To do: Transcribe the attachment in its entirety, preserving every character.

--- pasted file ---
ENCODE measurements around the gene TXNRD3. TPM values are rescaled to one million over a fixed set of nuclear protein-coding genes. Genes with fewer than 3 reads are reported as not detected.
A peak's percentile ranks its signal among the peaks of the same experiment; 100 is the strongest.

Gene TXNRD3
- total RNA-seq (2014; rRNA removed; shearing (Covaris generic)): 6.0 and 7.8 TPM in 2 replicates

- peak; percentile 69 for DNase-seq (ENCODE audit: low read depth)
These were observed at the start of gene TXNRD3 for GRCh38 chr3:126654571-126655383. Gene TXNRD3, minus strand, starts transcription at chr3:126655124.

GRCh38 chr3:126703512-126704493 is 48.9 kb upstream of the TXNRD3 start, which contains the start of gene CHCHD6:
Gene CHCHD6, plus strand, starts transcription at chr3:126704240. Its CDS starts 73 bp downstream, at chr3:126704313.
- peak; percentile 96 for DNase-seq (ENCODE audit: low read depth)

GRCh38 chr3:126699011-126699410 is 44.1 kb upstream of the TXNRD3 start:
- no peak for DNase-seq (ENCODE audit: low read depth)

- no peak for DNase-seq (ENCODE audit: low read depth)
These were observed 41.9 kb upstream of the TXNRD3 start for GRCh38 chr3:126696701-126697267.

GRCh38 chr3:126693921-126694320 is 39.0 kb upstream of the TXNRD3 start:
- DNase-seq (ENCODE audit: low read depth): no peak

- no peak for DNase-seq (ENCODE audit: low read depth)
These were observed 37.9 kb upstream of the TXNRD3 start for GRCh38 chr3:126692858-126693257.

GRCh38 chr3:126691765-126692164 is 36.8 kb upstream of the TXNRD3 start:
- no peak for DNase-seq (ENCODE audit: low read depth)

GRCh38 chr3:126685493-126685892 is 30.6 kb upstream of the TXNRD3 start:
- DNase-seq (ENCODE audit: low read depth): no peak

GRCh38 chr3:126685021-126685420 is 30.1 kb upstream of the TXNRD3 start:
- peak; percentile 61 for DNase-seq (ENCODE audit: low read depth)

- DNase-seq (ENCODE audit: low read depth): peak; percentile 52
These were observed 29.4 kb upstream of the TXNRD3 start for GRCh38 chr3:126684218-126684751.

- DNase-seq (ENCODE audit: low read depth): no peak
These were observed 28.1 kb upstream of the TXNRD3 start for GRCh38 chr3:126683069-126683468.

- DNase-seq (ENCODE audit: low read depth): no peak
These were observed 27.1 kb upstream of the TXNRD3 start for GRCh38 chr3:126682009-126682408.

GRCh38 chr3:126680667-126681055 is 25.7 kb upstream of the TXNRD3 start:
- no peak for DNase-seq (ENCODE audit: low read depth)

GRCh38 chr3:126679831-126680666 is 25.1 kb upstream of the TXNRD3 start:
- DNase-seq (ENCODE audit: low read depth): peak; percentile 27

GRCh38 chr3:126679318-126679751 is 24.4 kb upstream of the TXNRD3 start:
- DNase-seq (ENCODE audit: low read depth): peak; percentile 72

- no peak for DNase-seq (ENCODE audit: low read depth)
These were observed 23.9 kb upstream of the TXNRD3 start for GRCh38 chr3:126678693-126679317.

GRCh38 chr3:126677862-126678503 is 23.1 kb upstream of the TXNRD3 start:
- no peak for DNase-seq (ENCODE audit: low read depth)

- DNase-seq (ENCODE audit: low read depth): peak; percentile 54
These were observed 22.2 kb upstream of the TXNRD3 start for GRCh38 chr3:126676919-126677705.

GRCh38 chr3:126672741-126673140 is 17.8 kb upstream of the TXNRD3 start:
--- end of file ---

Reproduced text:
ENCODE measurements around the gene TXNRD3. TPM values are rescaled to one million over a fixed set of nuclear protein-coding genes. Genes with fewer than 3 reads are reported as not detected.
A peak's percentile ranks its signal among the peaks of the same experiment; 100 is the strongest.

Gene TXNRD3
- total RNA-seq (2014; rRNA removed; shearing (Covaris generic)): 6.0 and 7.8 TPM in 2 replicates

- peak; percentile 69 for DNase-seq (ENCODE audit: low read depth)
These were observed at the start of gene TXNRD3 for GRCh38 chr3:126654571-126655383. Gene TXNRD3, minus strand, starts transcription at chr3:126655124.

GRCh38 chr3:126703512-126704493 is 48.9 kb upstream of the TXNRD3 start, which contains the start of gene CHCHD6:
Gene CHCHD6, plus strand, starts transcription at chr3:126704240. Its CDS starts 73 bp downstream, at chr3:126704313.
- peak; percentile 96 for DNase-seq (ENCODE audit: low read depth)

GRCh38 chr3:126699011-126699410 is 44.1 kb upstream of the TXNRD3 start:
- no peak for DNase-seq (ENCODE audit: low read depth)

- no peak for DNase-seq (ENCODE audit: low read depth)
These were observed 41.9 kb upstream of the TXNRD3 start for GRCh38 chr3:126696701-126697267.

GRCh38 chr3:126693921-126694320 is 39.0 kb upstream of the TXNRD3 start:
- DNase-seq (ENCODE audit: low read depth): no peak

- no peak for DNase-seq (ENCODE audit: low read depth)
These were observed 37.9 kb upstream of the TXNRD3 start for GRCh38 chr3:126692858-126693257.

GRCh38 chr3:126691765-126692164 is 36.8 kb upstream of the TXNRD3 start:
- no peak for DNase-seq (ENCODE audit: low read depth)

GRCh38 chr3:126685493-126685892 is 30.6 kb upstream of the TXNRD3 start:
- DNase-seq (ENCODE audit: low read depth): no peak

GRCh38 chr3:126685021-126685420 is 30.1 kb upstream of the TXNRD3 start:
- peak; percentile 61 for DNase-seq (ENCODE audit: low read depth)

- DNase-seq (ENCODE audit: low read depth): peak; percentile 52
These were observed 29.4 kb upstream of the TXNRD3 start for GRCh38 chr3:126684218-126684751.

- DNase-seq (ENCODE audit: low read depth): no peak
These were observed 28.1 kb upstream of the TXNRD3 start for GRCh38 chr3:126683069-126683468.

- DNase-seq (ENCODE audit: low read depth): no peak
These were observed 27.1 kb upstream of the TXNRD3 start for GRCh38 chr3:126682009-126682408.

GRCh38 chr3:126680667-126681055 is 25.7 kb upstream of the TXNRD3 start:
- no peak for DNase-seq (ENCODE audit: low read depth)

GRCh38 chr3:126679831-126680666 is 25.1 kb upstream of the TXNRD3 start:
- DNase-seq (ENCODE audit: low read depth): peak; percentile 27

GRCh38 chr3:126679318-126679751 is 24.4 kb upstream of the TXNRD3 start:
- DNase-seq (ENCODE audit: low read depth): peak; percentile 72

- no peak for DNase-seq (ENCODE audit: low read depth)
These were observed 23.9 kb upstream of the TXNRD3 start for GRCh38 chr3:126678693-126679317.

GRCh38 chr3:126677862-126678503 is 23.1 kb upstream of the TXNRD3 start:
- no peak for DNase-seq (ENCODE audit: low read depth)

- DNase-seq (ENCODE audit: low read depth): peak; percentile 54
These were observed 22.2 kb upstream of the TXNRD3 start for GRCh38 chr3:126676919-126677705.

GRCh38 chr3:126672741-126673140 is 17.8 kb upstream of the TXNRD3 start: